Tuesday, October 10, 2017

The Politics of Evidence 4/6

The significance of ideology in anti-trafficking efforts noted by Doezema earlier in this Editorial speaks to a broader concern that is addressed in this issue: namely the manipulation, misuse and, at worse, neglect of existing evidence altogether. In Singapore, for example, I have witnessed firsthand the ways in which film screenings and other public events by NGOs to raise awareness about human trafficking resulted in a privileging of the ‘child sex slave’ as the valid frame of reference for characterising human trafficking, even when some research began to indicate the prevalence of human trafficking amongst other groups and in other sectors outside the sex industry.18 Gender and age bias in anti-trafficking efforts are certainly not restricted to the Singapore context, but they do provide a stark reminder of the oftentimes growing chasm between actual situations of trafficking and the self-perpetuating myths that come to form the basis of much action in the field. Indeed, the power of (mis)representations to take the place of empirically informed evidence was well acknowledged in an earlier issue of Anti-Trafficking Review.19 Others have noted with concern the ways political and other agendas, including conservative and moral ones, have influenced the construction and use of ‘evidence’ in anti-trafficking efforts.20 These observations urge us to undertake a more critical introspection of both the absence and manipulation of evidence in anti-trafficking work, and the continued investment in projects and policy stances based on thin evidence at best or no evidence at all.

The Singapore example above demonstrates how resources continue to be poured into criminal justice responses targeted at the sex industry, despite growing evidence of the prevalence of trafficking amongst male workers in the construction and shipyard sector, migrant fishers, and foreign domestic workers. Undoubtedly political interests in narrowing the parameters of victimhood so as to exclude large populations of migrant workers who form an important crux underscoring Singapore’s economic miracle provide an important explanation for the discounting of evidence in this context.21 On a larger scale, numerous studies have indicated time and again that some of the foundational assumptions that form the basis of anti-trafficking efforts are flawed to say the least. Whilst images of dark, shadowy figures associated with transnational criminal networks persist as ‘traffickers’, studies from a range of regions have revealed the significance of individual, small scale local recruiters/ traffickers operating with some familiarity with victims themselves.22 Similarly, a large number of studies have now been published suggesting that criminal justice responses are less than effective in curbing trafficking, and should be tempered in favour of a greater focus on prevention. However, by its very nature success in prevention is far more difficult to measure and evaluate, making it less attractive to governments and international organisations alike.23 These examples suggest then that there is often a significant amount of evidence available to inform and (re)direct anti-trafficking policy and practice, but that it is often maligned in favour of responses that are based on pre-existing assumptions, political interests, or support a particular ideology and morality.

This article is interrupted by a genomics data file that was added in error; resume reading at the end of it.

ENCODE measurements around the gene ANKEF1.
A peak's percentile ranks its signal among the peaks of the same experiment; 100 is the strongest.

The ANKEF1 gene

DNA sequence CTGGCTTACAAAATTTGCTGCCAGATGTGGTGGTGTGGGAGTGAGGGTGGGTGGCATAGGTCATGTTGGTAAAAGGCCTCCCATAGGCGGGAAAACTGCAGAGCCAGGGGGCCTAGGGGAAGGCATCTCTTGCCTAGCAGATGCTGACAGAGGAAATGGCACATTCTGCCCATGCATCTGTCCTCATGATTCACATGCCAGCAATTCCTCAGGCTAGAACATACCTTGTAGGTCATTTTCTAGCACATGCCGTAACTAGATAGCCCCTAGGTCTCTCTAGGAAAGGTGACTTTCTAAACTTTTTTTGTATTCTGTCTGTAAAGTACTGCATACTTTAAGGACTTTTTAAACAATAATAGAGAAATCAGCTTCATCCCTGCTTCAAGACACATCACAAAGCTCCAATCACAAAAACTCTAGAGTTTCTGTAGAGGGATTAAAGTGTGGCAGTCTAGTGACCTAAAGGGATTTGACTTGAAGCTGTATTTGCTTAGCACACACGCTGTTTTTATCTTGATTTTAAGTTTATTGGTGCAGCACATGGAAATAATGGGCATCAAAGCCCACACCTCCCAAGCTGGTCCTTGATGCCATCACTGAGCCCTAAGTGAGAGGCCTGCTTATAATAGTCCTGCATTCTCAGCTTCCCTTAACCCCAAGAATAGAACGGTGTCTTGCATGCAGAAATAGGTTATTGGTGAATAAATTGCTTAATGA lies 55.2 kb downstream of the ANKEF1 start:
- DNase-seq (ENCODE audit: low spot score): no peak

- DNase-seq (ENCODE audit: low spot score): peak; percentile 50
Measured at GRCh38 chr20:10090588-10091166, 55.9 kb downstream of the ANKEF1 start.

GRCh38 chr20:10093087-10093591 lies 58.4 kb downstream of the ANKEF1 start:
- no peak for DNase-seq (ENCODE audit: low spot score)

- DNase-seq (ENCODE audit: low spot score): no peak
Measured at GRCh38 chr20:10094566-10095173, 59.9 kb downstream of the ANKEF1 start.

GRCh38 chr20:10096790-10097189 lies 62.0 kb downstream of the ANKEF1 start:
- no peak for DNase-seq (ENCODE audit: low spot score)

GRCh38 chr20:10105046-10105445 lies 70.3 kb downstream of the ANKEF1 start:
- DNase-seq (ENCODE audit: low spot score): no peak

Scholars of human trafficking could do well to consider the substantial critiques that have emerged in related fields, such as development, in questioning these prevailing logics of intervention. Over two decades ago James Ferguson,24 for example, examined how ‘development’ projects were divorced from the political realities that undergird them, rendering them technocratic interventions that gave the impression of being politically neutral. Importantly, as Ferguson noted, power and political proclivities often provided the key in explaining why certain projects failed, and indeed why particular programmatic interventions continued to be pursued despite limited evidence of their success.25 A more robust critique of anti-trafficking evidence would do well to consider the conceptual aids provided by these types of critiques. To date, researchers of trafficking have noted the ways political interests centred around (exclusionary) migration policies have invoked a protectionist/prevention discourse around vulnerability—particularly for women—in tightening their borders against entry of particular types of migrants.26 This type of critical scholarship could be extended to explore the politics of other anti-trafficking measures and, in particular, the ways evidence is ignored or manipulated to perpetuate such exclusionary and unhelpful stances.

Anti-Trafficking Review, Issue 8, PP 1-13 - http://www.antitraffickingreview.org/index.php/atrjournal/issue/view/16

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